# Parameterized Complexity for Approximate Counting and Enumeration

Lead Research Organisation:
University of Oxford

Department Name: Computer Science

### Abstract

This project falls within the EPSRC Information and Communication Technologies research area. The relevant research area is Theoretical Computer Science, and it also comes under the Mathematical Sciences research area but to a lesser extent.

The study of counting problems is a major area of interest within complexity theory. Given that counting problems arise in a diverse range of areas from economics to statistical physics, this provides good motivation for fully understanding the complexity of such problems. Unfortunately, for the majority of interesting counting problems, it is not believed that efficient algorithms exist to be able to solve them exactly. In light of this fact, there are a number of different approaches we can take towards coping with this apparent computational difficulty, or understanding which relaxed versions of hard counting problems are in fact tractable. Within this research, we aim to focus on two such relaxations on hard counting problems, these being approximation and parameterization.

Recent work, such as that in [1], has taken canonical approximate counting problems such as #BIS, the problem of counting independent sets in bipartite graphs, and examined the robustness of it's complexity by considering a number of variations in several different settings including both exact and approximate counting and exact and approximate parameterized counting. This refined analysis has lead to a number of interesting and surprising results. An additional advantage, as is mentioned in [3] is that often where we are not able to exhaustively classify the complexity of certain problems in the classical setting, it may be the case that we are able to do so by considering instead a problem from a fixed-parameter perspective.

The broad aims of this research are to better understand which features make other key counting problems hard or efficiently solvable, both approximately and exactly, which might be done by taking a similar approach to that in [1]. Other problems of interest include, for example, counting h-colourings (also known as homomorphisms) and list-h-colourings in graphs. These are problems that have been well-studied in the classical setting as we can see in [2] where a trichotomy classification is obtained for the complexity of approximately counting list-h-colourings.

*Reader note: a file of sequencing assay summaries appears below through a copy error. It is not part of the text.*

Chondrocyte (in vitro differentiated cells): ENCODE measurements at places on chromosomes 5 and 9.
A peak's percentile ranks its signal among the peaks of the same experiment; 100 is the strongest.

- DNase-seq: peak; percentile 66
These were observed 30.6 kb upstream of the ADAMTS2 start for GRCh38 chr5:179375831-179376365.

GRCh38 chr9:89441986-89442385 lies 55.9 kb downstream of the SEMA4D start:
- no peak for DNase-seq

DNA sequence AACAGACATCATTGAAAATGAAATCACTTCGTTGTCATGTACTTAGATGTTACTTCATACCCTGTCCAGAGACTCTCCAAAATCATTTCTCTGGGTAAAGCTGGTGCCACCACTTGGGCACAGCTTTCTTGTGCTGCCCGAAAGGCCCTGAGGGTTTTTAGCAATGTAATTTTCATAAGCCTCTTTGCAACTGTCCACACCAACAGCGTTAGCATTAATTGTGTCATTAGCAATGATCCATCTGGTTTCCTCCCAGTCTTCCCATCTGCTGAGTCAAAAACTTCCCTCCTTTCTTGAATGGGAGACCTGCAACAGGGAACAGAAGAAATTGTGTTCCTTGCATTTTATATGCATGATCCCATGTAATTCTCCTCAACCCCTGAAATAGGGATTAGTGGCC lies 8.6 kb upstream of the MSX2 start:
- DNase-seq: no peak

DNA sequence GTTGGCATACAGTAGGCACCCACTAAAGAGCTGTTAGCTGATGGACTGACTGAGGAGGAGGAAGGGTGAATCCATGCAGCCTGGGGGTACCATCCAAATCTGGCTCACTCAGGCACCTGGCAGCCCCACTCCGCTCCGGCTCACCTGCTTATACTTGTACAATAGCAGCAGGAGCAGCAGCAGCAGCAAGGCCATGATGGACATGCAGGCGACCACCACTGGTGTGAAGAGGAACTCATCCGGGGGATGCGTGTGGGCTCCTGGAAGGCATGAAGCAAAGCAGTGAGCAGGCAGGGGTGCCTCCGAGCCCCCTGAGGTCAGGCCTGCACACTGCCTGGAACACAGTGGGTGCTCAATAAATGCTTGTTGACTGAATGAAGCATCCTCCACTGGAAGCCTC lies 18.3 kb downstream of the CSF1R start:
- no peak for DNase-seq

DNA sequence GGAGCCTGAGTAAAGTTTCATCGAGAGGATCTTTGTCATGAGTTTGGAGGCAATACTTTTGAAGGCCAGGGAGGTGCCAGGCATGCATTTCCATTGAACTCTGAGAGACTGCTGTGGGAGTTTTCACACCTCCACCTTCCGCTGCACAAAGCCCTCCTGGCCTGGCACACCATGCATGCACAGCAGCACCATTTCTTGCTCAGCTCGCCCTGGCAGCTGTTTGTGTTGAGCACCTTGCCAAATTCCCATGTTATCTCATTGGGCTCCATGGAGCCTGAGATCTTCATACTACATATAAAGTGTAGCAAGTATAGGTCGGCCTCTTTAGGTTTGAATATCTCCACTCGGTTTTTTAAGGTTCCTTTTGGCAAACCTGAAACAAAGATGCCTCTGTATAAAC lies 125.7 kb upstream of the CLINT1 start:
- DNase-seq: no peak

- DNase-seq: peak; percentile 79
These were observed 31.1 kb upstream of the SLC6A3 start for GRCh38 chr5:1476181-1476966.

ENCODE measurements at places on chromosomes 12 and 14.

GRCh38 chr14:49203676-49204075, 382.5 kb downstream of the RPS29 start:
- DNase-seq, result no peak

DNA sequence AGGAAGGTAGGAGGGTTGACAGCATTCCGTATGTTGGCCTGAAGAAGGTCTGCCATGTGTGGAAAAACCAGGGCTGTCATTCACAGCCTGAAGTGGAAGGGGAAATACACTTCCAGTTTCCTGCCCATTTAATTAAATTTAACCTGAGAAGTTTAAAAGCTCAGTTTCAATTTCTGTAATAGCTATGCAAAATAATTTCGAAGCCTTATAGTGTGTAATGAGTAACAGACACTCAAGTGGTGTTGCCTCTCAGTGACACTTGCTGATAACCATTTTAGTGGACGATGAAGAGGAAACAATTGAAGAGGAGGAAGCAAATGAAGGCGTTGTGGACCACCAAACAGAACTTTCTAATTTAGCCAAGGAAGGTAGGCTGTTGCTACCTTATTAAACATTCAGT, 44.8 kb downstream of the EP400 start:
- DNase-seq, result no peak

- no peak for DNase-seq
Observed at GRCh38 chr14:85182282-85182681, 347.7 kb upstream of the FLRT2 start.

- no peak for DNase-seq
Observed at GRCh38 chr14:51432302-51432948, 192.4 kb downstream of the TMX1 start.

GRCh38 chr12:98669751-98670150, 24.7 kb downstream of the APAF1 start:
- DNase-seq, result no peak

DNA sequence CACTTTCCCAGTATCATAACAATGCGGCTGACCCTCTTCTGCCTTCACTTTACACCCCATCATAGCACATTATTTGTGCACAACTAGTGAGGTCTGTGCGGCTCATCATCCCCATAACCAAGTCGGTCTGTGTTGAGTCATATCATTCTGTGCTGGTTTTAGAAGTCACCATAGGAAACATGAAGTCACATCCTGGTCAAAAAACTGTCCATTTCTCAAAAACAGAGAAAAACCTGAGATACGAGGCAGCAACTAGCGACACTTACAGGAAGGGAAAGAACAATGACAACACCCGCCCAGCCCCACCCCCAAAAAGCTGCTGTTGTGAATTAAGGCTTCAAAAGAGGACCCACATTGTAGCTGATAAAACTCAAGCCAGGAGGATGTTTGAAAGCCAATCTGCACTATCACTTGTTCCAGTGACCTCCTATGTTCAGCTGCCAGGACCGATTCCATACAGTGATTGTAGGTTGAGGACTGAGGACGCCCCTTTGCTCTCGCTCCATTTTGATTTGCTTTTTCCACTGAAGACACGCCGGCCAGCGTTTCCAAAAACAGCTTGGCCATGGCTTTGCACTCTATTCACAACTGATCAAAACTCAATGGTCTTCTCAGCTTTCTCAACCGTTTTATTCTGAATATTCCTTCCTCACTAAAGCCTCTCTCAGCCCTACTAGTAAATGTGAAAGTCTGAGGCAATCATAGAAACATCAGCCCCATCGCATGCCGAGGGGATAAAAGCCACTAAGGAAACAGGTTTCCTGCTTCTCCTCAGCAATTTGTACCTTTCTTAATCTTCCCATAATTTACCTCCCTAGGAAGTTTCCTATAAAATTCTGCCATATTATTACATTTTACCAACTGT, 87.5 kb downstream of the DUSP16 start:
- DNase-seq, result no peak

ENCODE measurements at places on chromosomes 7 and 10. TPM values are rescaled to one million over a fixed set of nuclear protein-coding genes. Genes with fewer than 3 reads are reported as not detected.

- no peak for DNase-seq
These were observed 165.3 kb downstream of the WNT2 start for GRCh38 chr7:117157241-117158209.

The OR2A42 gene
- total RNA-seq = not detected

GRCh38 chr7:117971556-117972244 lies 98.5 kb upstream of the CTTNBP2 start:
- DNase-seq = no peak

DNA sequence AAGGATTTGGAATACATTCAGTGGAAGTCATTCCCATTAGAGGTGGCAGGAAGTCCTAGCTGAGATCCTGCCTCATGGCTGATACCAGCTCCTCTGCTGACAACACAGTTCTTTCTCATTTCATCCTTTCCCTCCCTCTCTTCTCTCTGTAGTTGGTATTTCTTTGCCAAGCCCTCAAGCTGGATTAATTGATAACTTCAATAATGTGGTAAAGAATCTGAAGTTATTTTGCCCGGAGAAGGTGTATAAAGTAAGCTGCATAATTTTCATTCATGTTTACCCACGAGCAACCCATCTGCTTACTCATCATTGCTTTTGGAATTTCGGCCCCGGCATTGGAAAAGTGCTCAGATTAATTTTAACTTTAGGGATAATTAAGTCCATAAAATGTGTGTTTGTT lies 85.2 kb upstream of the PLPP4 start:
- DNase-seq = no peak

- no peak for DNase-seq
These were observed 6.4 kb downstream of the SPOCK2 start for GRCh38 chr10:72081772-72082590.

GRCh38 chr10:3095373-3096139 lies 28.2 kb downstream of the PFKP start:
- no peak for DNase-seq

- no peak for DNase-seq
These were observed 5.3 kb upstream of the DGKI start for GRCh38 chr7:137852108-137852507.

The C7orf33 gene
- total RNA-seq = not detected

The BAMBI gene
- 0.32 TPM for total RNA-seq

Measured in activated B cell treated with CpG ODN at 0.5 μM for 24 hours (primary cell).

We aim to further analyse the problem of counting homomorphisms in the parameterized setting. We would like to determine whether there are useful parameterizations under which these problems can be efficiently solved, or whether the hardness of solving these problems is preserved even under certain parameterizations. Overall, as was done in the classical situation, we aim to discover whether a complete complexity classification of the problem is possible.

Recent work provides good motivation to study these problems, however the problems that we have mentioned have not yet been studied like this in a parameterized setting therefore investigating these questions will require new and novel techniques.

[1] R. Curticapean, H. Dell, F. Fomin, L.A. Goldberg, and J. Lapinskas. A fixed-parameter per-

spective on #BIS. arXiv preprint arXiv:1702.05543, 2017.

[2] M.R. Jerrum, A. Galanis, and L.A. Goldberg. A complexity trichotomy for approximately

counting list H-colourings. ACM Transactions on Computation Theory, 9(2):article no. 9,

2017.

[3] R. Curticapean. The simple, little and slow things count: on parameterized counting complexity. 2015.